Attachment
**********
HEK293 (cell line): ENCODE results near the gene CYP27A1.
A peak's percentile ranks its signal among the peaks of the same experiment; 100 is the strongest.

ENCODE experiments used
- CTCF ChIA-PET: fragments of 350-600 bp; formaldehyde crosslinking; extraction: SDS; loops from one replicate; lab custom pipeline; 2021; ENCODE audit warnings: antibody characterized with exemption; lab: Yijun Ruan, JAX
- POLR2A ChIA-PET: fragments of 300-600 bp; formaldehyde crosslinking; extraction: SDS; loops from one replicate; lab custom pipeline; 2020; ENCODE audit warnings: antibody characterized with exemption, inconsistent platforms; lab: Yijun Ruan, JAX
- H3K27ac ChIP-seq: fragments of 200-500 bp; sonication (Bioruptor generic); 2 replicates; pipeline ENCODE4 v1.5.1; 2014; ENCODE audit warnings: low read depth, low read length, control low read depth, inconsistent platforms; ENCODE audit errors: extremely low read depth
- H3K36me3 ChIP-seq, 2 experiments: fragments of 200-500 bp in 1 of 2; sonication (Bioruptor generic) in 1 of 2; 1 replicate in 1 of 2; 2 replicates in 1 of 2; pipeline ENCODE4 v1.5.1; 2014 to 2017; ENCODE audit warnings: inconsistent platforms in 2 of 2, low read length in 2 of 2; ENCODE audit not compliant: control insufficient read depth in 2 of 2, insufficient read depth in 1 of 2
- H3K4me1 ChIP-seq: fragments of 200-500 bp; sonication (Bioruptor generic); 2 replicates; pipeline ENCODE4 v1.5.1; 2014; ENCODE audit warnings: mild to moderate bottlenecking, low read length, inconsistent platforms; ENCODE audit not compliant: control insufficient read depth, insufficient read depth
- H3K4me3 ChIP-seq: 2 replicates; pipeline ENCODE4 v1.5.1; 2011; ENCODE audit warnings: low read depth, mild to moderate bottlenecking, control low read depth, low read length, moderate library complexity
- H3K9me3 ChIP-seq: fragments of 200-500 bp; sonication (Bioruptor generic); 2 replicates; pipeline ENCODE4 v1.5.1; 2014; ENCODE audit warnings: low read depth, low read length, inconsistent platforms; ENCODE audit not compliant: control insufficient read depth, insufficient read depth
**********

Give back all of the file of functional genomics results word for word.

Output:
HEK293 (cell line): ENCODE results near the gene CYP27A1.
A peak's percentile ranks its signal among the peaks of the same experiment; 100 is the strongest.

ENCODE experiments used
- CTCF ChIA-PET: fragments of 350-600 bp; formaldehyde crosslinking; extraction: SDS; loops from one replicate; lab custom pipeline; 2021; ENCODE audit warnings: antibody characterized with exemption; lab: Yijun Ruan, JAX
- POLR2A ChIA-PET: fragments of 300-600 bp; formaldehyde crosslinking; extraction: SDS; loops from one replicate; lab custom pipeline; 2020; ENCODE audit warnings: antibody characterized with exemption, inconsistent platforms; lab: Yijun Ruan, JAX
- H3K27ac ChIP-seq: fragments of 200-500 bp; sonication (Bioruptor generic); 2 replicates; pipeline ENCODE4 v1.5.1; 2014; ENCODE audit warnings: low read depth, low read length, control low read depth, inconsistent platforms; ENCODE audit errors: extremely low read depth
- H3K36me3 ChIP-seq, 2 experiments: fragments of 200-500 bp in 1 of 2; sonication (Bioruptor generic) in 1 of 2; 1 replicate in 1 of 2; 2 replicates in 1 of 2; pipeline ENCODE4 v1.5.1; 2014 to 2017; ENCODE audit warnings: inconsistent platforms in 2 of 2, low read length in 2 of 2; ENCODE audit not compliant: control insufficient read depth in 2 of 2, insufficient read depth in 1 of 2
- H3K4me1 ChIP-seq: fragments of 200-500 bp; sonication (Bioruptor generic); 2 replicates; pipeline ENCODE4 v1.5.1; 2014; ENCODE audit warnings: mild to moderate bottlenecking, low read length, inconsistent platforms; ENCODE audit not compliant: control insufficient read depth, insufficient read depth
- H3K4me3 ChIP-seq: 2 replicates; pipeline ENCODE4 v1.5.1; 2011; ENCODE audit warnings: low read depth, mild to moderate bottlenecking, control low read depth, low read length, moderate library complexity
- H3K9me3 ChIP-seq: fragments of 200-500 bp; sonication (Bioruptor generic); 2 replicates; pipeline ENCODE4 v1.5.1; 2014; ENCODE audit warnings: low read depth, low read length, inconsistent platforms; ENCODE audit not compliant: control insufficient read depth, insufficient read depth